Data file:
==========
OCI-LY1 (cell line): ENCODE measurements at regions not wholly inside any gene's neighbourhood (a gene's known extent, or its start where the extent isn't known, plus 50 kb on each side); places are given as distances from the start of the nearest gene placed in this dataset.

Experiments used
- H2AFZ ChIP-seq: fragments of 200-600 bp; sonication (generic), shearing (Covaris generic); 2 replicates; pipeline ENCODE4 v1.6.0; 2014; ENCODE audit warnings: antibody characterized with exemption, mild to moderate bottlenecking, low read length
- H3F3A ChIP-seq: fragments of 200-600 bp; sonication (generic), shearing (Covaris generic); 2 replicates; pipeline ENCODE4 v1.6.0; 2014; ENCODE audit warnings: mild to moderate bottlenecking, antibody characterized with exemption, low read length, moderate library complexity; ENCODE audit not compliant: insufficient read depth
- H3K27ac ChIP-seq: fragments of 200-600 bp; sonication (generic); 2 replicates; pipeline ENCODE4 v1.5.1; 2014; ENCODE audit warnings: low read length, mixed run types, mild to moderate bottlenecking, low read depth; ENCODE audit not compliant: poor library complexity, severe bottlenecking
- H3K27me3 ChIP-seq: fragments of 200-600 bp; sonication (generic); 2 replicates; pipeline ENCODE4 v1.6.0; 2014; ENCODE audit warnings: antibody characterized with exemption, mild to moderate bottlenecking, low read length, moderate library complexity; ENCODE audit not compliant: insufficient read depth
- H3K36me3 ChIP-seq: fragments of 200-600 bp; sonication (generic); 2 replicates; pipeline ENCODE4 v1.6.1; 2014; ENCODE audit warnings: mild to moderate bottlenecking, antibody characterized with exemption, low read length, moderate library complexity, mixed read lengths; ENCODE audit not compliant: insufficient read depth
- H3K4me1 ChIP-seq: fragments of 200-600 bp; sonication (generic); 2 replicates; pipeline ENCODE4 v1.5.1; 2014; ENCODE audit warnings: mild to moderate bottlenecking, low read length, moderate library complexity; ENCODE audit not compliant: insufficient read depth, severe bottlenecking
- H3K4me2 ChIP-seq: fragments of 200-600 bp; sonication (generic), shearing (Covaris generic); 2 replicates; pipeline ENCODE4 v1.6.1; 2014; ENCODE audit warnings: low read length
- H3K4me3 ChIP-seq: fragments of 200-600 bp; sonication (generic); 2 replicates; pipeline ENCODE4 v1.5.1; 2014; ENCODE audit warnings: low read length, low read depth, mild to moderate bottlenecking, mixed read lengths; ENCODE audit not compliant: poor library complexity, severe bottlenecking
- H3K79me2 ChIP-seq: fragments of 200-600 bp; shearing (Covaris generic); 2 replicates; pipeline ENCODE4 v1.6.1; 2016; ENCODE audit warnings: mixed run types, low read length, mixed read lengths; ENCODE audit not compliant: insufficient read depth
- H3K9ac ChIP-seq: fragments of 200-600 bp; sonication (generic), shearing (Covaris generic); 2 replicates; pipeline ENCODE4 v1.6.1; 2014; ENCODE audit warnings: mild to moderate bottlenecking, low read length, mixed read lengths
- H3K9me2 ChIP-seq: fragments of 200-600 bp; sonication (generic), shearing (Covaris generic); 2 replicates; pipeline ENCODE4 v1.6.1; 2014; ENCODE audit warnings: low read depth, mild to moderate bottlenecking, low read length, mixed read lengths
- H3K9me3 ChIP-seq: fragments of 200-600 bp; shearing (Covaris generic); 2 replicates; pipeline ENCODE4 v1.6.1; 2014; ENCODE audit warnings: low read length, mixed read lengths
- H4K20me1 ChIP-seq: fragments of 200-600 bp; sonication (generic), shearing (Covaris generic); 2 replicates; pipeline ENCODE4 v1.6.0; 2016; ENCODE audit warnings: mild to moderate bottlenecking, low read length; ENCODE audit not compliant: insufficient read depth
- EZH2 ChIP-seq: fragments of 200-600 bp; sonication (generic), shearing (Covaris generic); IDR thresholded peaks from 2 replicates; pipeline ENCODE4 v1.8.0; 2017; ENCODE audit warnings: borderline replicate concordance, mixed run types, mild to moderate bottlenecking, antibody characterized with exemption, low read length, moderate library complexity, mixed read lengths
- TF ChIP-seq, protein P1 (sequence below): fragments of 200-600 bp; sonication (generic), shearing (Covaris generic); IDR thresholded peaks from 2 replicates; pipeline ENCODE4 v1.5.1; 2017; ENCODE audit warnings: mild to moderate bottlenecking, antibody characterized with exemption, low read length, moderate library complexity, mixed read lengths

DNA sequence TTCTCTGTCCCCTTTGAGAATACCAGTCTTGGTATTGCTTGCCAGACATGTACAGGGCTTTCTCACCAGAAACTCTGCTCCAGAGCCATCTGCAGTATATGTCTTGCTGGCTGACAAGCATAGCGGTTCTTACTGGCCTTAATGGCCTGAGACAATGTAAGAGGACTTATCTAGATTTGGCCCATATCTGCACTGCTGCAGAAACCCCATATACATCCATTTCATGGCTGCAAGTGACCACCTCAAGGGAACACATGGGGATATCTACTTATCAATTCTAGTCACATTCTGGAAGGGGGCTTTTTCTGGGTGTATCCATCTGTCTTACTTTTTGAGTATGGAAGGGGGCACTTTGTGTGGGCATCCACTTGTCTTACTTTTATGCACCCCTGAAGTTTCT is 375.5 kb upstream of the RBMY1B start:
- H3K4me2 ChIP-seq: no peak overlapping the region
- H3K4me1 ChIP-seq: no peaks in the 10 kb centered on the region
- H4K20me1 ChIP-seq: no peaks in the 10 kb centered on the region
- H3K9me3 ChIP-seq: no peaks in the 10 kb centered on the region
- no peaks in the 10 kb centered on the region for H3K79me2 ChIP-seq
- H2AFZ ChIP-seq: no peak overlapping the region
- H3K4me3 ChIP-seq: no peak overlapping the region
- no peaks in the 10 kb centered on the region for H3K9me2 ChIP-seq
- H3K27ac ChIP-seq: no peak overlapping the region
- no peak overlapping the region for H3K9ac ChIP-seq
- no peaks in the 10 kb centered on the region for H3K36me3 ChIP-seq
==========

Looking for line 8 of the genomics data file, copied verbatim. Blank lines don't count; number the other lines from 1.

- H3K4me1 ChIP-seq: fragments of 200-600 bp; sonication (generic); 2 replicates; pipeline ENCODE4 v1.5.1; 2014; ENCODE audit warnings: mild to moderate bottlenecking, low read length, moderate library complexity; ENCODE audit not compliant: insufficient read depth, severe bottlenecking